Final Report of the Graduate Student Housing Working Group
To Members of the Faculty and MIT Graduate Students:
I am writing to share the final report of the Graduate Student Housing Working Group. As I indicated in my earlier communication, I am grateful to former Chancellor and Department of Urban Studies and Planning Professor Phillip Clay for leading the effort to examine the housing needs of our graduate students. The faculty, staff, and students who comprised the Working Group worked extremely carefully and thoroughly to address a range of complex topics related to the graduate student experience on our campus.
Since the draft report was issued in February, we have received thoughtful input from individuals and campus groups largely reinforcing the findings and recommendations of the report, but also adding emphasis to certain themes that were raised. Matters that were specifically reinforced included the special circumstances faced by international students and graduate student families, the desire for open engagement to inform Institute decision-making, the importance of continual evaluation of graduate student housing needs going forward, and a focus on ongoing review of operational and policy matters related to graduate student community life. I would like to thank everyone who took the time to provide this valuable feedback.
I have carefully reviewed the report's findings and recommendations with President Rafael Reif, Chancellor Cynthia Barnhart, and Executive Vice President and Treasurer Israel Ruiz. The report recommends adding new housing to accommodate 500-600 graduate students. We agree that there is a need for new housing, and believe that the recommended number is a reasonable estimate of this need. Of course, achieving the addition of this much housing will require time and new resources. However, we would like to begin a plan to add new housing, with the recognition that we will need to continuously evaluate this need as the Institute evolves.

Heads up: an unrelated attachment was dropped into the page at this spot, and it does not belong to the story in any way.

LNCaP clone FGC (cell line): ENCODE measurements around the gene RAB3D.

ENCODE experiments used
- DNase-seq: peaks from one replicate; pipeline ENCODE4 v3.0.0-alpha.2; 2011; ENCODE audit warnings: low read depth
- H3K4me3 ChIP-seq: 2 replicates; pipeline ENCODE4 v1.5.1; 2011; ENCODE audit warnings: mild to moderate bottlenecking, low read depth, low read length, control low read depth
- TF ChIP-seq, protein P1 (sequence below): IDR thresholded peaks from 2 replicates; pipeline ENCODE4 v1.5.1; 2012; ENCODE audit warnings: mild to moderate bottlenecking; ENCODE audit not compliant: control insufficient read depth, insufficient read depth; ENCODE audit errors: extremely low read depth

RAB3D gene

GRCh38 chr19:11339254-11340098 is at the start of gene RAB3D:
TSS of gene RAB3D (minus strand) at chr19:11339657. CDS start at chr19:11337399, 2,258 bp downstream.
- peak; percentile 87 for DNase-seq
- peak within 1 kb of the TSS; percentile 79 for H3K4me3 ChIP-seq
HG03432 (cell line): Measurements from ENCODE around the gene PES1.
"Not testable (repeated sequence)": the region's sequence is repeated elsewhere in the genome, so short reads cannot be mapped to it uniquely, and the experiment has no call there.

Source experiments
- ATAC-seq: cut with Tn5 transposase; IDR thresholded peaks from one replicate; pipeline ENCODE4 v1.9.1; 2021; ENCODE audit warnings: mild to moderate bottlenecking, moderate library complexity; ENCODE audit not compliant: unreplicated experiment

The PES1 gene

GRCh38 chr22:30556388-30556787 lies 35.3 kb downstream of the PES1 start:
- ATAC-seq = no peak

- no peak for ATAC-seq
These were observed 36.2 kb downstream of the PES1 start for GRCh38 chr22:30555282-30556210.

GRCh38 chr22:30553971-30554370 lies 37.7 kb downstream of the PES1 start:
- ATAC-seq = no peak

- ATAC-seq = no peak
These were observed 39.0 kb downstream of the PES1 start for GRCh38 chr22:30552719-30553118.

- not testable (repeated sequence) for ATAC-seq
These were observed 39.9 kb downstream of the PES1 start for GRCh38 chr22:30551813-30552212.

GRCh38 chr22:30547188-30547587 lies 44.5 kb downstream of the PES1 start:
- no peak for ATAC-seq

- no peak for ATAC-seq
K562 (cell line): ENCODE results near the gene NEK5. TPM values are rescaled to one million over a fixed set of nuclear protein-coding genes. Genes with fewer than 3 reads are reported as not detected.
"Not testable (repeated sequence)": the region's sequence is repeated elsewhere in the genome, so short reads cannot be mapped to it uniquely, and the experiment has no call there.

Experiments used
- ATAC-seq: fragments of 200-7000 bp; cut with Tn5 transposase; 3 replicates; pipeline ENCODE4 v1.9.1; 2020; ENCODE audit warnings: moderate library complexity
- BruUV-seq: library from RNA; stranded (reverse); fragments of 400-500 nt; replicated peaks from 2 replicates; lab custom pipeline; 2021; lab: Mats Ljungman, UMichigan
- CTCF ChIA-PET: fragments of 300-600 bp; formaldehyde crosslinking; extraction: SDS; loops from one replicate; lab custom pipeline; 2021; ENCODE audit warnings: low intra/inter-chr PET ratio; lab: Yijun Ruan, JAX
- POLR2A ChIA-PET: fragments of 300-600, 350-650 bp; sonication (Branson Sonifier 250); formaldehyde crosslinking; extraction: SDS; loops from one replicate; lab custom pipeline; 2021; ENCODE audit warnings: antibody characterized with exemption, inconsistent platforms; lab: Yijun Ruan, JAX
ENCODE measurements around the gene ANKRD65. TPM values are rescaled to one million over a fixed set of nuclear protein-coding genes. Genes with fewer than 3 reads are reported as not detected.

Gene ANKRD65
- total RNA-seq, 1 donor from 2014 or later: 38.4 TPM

As a first step, we have asked the East Campus Steering Committee to assess the feasibility of addressing some of this need in their planning for the Kendall area, as well as addressing the renewal need for Eastgate. In addition, we propose to stand up a West Campus planning effort by the end of the summer which will, among other things, consider locations for new graduate housing in that area. The West Campus planning effort will be modeled after the process recently used for East Campus planning.
The report also recommends that ‘swing housing' be created for capital renewal and that this housing be ultimately assigned for graduate students after the capital renewal is complete. We do not yet have a plan for ‘swing housing', but one is needed and we will make this part of the West Campus planning. Lastly, the report makes a number of recommendations regarding housing policy, support, and operations. Chancellor Barnhart will form a group this summer, with the assistance of the Graduate Student Council, to evaluate these recommendations.
Engagement has been a steady theme throughout our conversations related to Kendall Square, East Campus, and the housing needs of our graduate students. As we move forward in each of these areas, we will ensure that there are continuing opportunities to seek and receive input, and to engage in community dialogue.
Again, I would like to extend my sincere gratitude to all members of the Graduate Student Housing Working Group and to the Faculty Task Force on Community Engagement in 2030 Planning, which recommended that such an analysis was needed and could serve to guide our path forward.
Martin A. Schmidt